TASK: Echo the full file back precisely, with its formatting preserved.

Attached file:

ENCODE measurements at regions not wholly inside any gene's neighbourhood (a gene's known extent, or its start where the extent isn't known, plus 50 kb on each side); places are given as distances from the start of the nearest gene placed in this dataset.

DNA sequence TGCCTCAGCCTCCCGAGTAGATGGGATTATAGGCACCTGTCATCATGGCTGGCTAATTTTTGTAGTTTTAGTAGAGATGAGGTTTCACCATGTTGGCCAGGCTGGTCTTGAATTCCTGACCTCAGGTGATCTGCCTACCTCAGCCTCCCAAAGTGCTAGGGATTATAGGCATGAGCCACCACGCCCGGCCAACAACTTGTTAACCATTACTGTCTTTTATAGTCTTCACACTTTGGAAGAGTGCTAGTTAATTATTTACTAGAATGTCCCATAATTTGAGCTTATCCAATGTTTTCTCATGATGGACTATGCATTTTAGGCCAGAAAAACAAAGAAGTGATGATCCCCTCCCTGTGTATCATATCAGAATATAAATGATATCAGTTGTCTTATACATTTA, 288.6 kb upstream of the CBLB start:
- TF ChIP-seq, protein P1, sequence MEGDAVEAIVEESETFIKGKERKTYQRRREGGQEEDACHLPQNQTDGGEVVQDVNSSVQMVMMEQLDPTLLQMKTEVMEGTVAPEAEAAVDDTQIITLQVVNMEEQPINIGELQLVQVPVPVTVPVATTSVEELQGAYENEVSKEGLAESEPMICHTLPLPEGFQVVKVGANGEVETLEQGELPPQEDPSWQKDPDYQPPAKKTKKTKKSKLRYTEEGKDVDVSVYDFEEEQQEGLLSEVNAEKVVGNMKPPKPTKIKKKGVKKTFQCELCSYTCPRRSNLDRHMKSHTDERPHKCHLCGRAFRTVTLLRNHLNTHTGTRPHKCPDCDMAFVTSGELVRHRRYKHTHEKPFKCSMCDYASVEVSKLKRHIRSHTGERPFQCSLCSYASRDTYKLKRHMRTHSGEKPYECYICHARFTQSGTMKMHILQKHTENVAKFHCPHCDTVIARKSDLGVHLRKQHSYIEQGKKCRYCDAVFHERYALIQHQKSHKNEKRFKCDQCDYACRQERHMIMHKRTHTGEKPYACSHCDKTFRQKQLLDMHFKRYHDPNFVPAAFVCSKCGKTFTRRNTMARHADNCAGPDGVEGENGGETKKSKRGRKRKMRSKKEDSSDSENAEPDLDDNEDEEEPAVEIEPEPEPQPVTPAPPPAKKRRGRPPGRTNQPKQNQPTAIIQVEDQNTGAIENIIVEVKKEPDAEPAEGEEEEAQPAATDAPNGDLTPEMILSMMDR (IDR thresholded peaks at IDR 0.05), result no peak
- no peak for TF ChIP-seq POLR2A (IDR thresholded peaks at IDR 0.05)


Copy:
ENCODE measurements at regions not wholly inside any gene's neighbourhood (a gene's known extent, or its start where the extent isn't known, plus 50 kb on each side); places are given as distances from the start of the nearest gene placed in this dataset.

DNA sequence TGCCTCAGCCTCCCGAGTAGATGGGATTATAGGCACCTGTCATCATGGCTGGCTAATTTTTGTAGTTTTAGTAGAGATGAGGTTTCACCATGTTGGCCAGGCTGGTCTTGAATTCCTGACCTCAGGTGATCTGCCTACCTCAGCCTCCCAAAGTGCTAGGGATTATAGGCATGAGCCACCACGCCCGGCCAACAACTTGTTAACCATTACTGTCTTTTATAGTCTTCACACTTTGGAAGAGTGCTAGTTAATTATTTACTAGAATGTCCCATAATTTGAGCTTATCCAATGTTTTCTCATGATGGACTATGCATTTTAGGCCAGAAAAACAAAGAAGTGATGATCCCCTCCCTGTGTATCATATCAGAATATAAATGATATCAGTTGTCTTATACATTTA, 288.6 kb upstream of the CBLB start:
- TF ChIP-seq, protein P1, sequence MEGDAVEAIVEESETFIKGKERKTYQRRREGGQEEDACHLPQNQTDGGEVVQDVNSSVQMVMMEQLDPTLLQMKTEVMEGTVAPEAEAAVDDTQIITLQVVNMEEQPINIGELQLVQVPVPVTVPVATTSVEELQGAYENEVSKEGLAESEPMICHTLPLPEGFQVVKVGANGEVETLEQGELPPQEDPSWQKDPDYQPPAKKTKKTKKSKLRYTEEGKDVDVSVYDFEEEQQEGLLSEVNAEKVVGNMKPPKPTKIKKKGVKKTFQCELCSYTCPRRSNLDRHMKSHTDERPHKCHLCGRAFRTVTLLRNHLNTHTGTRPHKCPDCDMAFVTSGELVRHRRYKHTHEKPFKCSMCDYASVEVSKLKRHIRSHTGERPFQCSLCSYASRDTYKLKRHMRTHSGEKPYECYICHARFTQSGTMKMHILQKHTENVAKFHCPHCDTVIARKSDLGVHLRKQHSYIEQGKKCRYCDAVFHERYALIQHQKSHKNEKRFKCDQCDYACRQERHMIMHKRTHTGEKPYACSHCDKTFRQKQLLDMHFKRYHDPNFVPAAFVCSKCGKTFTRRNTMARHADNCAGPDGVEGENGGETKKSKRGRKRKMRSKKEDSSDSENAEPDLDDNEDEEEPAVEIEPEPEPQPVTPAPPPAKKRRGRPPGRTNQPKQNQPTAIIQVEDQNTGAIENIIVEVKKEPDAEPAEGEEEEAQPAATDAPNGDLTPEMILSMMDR (IDR thresholded peaks at IDR 0.05), result no peak
- no peak for TF ChIP-seq POLR2A (IDR thresholded peaks at IDR 0.05)